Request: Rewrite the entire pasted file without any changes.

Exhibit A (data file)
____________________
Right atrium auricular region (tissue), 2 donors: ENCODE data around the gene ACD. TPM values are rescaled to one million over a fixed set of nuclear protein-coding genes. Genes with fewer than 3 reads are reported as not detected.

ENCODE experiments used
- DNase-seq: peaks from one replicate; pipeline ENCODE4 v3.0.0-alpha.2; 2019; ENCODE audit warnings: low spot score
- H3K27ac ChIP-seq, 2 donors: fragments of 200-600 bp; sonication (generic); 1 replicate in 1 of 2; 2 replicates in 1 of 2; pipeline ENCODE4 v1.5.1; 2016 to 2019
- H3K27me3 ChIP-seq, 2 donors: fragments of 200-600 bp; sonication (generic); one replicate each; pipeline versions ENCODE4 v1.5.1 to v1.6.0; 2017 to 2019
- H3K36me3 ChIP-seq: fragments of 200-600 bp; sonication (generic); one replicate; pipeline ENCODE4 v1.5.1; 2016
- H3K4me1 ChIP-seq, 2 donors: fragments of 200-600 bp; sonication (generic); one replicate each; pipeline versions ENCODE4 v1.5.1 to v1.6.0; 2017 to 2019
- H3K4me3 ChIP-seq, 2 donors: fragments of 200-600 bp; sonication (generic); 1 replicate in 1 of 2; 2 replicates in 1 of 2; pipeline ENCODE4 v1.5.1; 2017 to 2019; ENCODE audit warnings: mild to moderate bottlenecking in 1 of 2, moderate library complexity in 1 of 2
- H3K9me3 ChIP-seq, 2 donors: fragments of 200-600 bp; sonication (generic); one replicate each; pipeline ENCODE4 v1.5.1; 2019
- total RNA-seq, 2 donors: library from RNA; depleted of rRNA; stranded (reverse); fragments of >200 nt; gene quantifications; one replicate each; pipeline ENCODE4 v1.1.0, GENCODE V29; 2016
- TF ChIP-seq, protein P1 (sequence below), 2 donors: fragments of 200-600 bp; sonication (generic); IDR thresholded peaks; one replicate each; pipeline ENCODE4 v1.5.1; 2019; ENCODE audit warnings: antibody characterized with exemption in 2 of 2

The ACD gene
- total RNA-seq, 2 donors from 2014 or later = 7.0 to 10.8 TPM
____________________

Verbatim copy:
Right atrium auricular region (tissue), 2 donors: ENCODE data around the gene ACD. TPM values are rescaled to one million over a fixed set of nuclear protein-coding genes. Genes with fewer than 3 reads are reported as not detected.

ENCODE experiments used
- DNase-seq: peaks from one replicate; pipeline ENCODE4 v3.0.0-alpha.2; 2019; ENCODE audit warnings: low spot score
- H3K27ac ChIP-seq, 2 donors: fragments of 200-600 bp; sonication (generic); 1 replicate in 1 of 2; 2 replicates in 1 of 2; pipeline ENCODE4 v1.5.1; 2016 to 2019
- H3K27me3 ChIP-seq, 2 donors: fragments of 200-600 bp; sonication (generic); one replicate each; pipeline versions ENCODE4 v1.5.1 to v1.6.0; 2017 to 2019
- H3K36me3 ChIP-seq: fragments of 200-600 bp; sonication (generic); one replicate; pipeline ENCODE4 v1.5.1; 2016
- H3K4me1 ChIP-seq, 2 donors: fragments of 200-600 bp; sonication (generic); one replicate each; pipeline versions ENCODE4 v1.5.1 to v1.6.0; 2017 to 2019
- H3K4me3 ChIP-seq, 2 donors: fragments of 200-600 bp; sonication (generic); 1 replicate in 1 of 2; 2 replicates in 1 of 2; pipeline ENCODE4 v1.5.1; 2017 to 2019; ENCODE audit warnings: mild to moderate bottlenecking in 1 of 2, moderate library complexity in 1 of 2
- H3K9me3 ChIP-seq, 2 donors: fragments of 200-600 bp; sonication (generic); one replicate each; pipeline ENCODE4 v1.5.1; 2019
- total RNA-seq, 2 donors: library from RNA; depleted of rRNA; stranded (reverse); fragments of >200 nt; gene quantifications; one replicate each; pipeline ENCODE4 v1.1.0, GENCODE V29; 2016
- TF ChIP-seq, protein P1 (sequence below), 2 donors: fragments of 200-600 bp; sonication (generic); IDR thresholded peaks; one replicate each; pipeline ENCODE4 v1.5.1; 2019; ENCODE audit warnings: antibody characterized with exemption in 2 of 2

The ACD gene
- total RNA-seq, 2 donors from 2014 or later = 7.0 to 10.8 TPM